Nervous System News and Research RSS Feed - Nervous System News and Research

The nervous system is an organ system containing a network of specialized cells called neurons that coordinate the actions of an animal and transmit signals between different parts of its body. In most animals the nervous system consists of two parts, central and peripheral. The central nervous system contains the brain and spinal cord.
Cytokine levels may help distinguish patients with suicidality

Cytokine levels may help distinguish patients with suicidality

One American dies from suicide every 12.8 minutes, making suicide the tenth leading cause of death in the United States according to the American Foundation for Suicide Prevention. [More]
Researchers develop new implantable drug-delivery system using nanowire

Researchers develop new implantable drug-delivery system using nanowire

A team of researchers has created a new implantable drug-delivery system using nanowires that can be wirelessly controlled. [More]
MedDay announces additional positive results from MD1003 Phase III trial in patients with progressive MS

MedDay announces additional positive results from MD1003 Phase III trial in patients with progressive MS

MedDay, a biotechnology company focused on the treatment of nervous system disorders, reports additional positive data from its pivotal Phase III clinical trial, MS-SPI, with MD1003, a highly-concentrated pharmaceutical grade biotin, in patients with Progressive Multiple Sclerosis. [More]
Alexza updates, amends ADASUVE (Staccato loxapine) commercial partnerships with Ferrer and Teva

Alexza updates, amends ADASUVE (Staccato loxapine) commercial partnerships with Ferrer and Teva

Alexza Pharmaceuticals, Inc. today announced that it has updated and amended its ADASUVE (Staccato loxapine) commercial partnerships with Grupo Ferrer Internacional, S.A. and Teva Pharmaceutical Industries Ltd. Ferrer is Alexza's commercial partner for ADASUVE in the European Union, Latin America, the Commonwealth of Independent States and other countries in Europe. [More]
Improved clinical management results in higher quality of life for patients with neurofibromatosis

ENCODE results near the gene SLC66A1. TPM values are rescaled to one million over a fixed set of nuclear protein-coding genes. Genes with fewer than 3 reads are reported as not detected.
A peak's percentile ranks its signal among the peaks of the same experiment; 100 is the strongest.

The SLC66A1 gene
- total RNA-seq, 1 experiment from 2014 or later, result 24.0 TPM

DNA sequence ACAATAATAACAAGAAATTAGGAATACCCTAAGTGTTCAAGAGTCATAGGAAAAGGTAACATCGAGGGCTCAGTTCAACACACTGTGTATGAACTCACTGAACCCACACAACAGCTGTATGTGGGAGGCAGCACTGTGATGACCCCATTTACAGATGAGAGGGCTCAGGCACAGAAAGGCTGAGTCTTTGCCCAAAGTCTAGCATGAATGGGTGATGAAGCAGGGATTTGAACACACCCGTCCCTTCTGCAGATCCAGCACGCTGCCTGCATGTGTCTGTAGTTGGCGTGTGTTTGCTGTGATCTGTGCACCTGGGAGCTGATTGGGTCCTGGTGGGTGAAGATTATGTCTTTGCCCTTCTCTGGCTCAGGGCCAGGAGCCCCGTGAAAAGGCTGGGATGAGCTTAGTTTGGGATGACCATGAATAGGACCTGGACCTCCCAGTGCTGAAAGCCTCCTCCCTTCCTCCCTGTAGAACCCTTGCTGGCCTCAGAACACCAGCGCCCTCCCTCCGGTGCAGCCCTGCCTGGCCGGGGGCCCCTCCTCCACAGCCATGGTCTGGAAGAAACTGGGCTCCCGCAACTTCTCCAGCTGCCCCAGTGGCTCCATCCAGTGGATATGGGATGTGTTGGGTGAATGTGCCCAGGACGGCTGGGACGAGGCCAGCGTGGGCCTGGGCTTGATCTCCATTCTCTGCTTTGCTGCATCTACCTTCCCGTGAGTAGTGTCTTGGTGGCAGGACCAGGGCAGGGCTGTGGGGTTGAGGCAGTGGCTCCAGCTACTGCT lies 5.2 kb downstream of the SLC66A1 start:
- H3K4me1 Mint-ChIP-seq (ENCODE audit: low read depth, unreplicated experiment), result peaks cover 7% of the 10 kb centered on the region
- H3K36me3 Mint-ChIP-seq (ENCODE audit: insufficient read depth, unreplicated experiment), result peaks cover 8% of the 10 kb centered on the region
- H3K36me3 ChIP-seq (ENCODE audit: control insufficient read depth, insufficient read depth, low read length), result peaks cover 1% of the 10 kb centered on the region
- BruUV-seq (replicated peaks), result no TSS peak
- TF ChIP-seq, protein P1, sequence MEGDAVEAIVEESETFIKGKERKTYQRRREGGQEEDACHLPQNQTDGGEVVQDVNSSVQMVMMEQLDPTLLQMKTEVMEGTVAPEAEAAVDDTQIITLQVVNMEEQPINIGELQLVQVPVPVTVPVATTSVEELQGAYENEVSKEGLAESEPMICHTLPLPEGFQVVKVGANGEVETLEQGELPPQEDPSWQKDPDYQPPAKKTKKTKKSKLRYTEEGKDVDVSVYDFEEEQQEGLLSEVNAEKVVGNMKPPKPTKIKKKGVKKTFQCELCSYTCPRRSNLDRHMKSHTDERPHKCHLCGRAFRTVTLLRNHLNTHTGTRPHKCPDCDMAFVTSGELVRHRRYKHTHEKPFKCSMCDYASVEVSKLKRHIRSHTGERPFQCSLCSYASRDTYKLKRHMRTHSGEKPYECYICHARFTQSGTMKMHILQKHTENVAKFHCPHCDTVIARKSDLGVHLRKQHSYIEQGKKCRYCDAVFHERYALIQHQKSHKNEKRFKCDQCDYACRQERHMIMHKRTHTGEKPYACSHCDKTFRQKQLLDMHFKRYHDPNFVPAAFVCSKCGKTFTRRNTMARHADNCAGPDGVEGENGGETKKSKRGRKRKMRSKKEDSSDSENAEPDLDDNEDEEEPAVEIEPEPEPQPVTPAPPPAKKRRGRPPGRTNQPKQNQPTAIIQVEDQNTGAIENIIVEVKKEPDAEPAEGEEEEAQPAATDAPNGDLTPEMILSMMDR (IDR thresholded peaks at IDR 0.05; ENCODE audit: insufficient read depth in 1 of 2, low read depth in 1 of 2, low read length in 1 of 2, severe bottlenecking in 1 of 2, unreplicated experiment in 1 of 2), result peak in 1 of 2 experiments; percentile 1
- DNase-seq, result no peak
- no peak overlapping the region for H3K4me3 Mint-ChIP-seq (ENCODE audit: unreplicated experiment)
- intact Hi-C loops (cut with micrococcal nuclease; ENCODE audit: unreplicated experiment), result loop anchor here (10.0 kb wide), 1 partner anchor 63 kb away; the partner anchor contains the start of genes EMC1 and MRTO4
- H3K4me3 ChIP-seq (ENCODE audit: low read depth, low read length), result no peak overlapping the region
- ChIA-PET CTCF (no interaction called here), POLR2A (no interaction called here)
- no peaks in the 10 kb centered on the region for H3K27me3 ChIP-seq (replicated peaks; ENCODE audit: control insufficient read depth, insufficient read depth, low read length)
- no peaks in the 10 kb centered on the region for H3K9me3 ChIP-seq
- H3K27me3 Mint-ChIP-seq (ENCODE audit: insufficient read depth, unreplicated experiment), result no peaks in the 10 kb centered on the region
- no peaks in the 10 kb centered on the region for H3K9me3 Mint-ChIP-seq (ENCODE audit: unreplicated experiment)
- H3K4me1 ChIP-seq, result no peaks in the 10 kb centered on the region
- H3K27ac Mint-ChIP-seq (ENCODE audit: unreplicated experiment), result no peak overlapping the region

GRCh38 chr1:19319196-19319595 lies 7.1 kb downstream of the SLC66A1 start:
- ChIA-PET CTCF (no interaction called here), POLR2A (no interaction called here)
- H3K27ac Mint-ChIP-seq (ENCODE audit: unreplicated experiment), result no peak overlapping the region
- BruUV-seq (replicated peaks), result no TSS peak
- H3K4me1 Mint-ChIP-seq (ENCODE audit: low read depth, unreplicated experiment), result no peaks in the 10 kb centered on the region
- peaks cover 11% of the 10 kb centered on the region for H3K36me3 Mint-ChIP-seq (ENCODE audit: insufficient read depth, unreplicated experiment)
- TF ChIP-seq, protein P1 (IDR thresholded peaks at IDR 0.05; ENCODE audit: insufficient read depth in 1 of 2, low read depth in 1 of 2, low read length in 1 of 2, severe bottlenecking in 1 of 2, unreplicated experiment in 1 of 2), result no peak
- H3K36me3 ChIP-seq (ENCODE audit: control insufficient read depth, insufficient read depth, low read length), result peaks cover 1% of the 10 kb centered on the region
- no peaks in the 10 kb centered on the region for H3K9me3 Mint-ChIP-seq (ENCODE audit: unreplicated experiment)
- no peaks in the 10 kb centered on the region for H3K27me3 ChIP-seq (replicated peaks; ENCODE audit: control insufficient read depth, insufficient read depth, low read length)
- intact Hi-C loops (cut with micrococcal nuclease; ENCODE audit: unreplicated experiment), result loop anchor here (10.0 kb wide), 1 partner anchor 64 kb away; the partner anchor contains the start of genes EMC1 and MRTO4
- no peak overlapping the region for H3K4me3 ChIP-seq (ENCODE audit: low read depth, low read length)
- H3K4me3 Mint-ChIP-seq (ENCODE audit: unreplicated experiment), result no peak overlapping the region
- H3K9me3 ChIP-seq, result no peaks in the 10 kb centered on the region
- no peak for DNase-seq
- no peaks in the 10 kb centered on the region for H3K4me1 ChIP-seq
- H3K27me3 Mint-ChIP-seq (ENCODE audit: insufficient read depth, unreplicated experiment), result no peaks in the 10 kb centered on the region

Improved clinical management results in higher quality of life for patients with neurofibromatosis

A genetic disorder called neurofibromatosis (NF) causes benign tumors to grow on the brain, spinal cord, and other parts of the nervous system. [More]
New depression treatment from Magstim to be exhibited at Royal College of Psychiatry International Congress 2015

New depression treatment from Magstim to be exhibited at Royal College of Psychiatry International Congress 2015

The Magstim Company Ltd, an innovative and award winning Wales-based medical device manufacturer, will be showing its Magstim Rapid2 Therapy System at the Royal College of Psychiatry International Congress 2015 in Birmingham, UK, 29th June-2nd July. [More]
Allergan agrees to acquire KYTHERA Biopharmaceuticals for $2.1 billion

Allergan agrees to acquire KYTHERA Biopharmaceuticals for $2.1 billion

Allergan plc, a leading global pharmaceutical company, and KYTHERA Biopharmaceuticals, Inc., a biopharmaceutical company focused on the discovery, development and commercialization of novel prescription products for the aesthetic medicine market, today announced that they have entered into a definitive agreement under which Allergan has agreed to acquire KYTHERA in a cash and equity transaction valued at $75 per KYTHERA share, or approximately $2.1 billion. [More]
Low heart rate variability may place women at risk for sexual dysfunction

Low heart rate variability may place women at risk for sexual dysfunction

Chances are good that women with a low heart rate variability also suffer from sexual dysfunction. That's the finding from a study led by Amelia Stanton of The University of Texas at Austin in the US published in Springer's journal Applied Psychophysiology and Biofeedback. [More]
Reducing short breaks between shifts enhances nurses' recovery from work

Reducing short breaks between shifts enhances nurses' recovery from work

Reducing short breaks between shifts helps nurses recover from work, according to a new study from Finland. The study analysed the effects of longer rest and recovery periods between shifts on heart rate variability, which is an indicator of recovery. [More]
Iowa's advanced driving simulator to help assess newly developed artificial lens for cataract patients

Iowa's advanced driving simulator to help assess newly developed artificial lens for cataract patients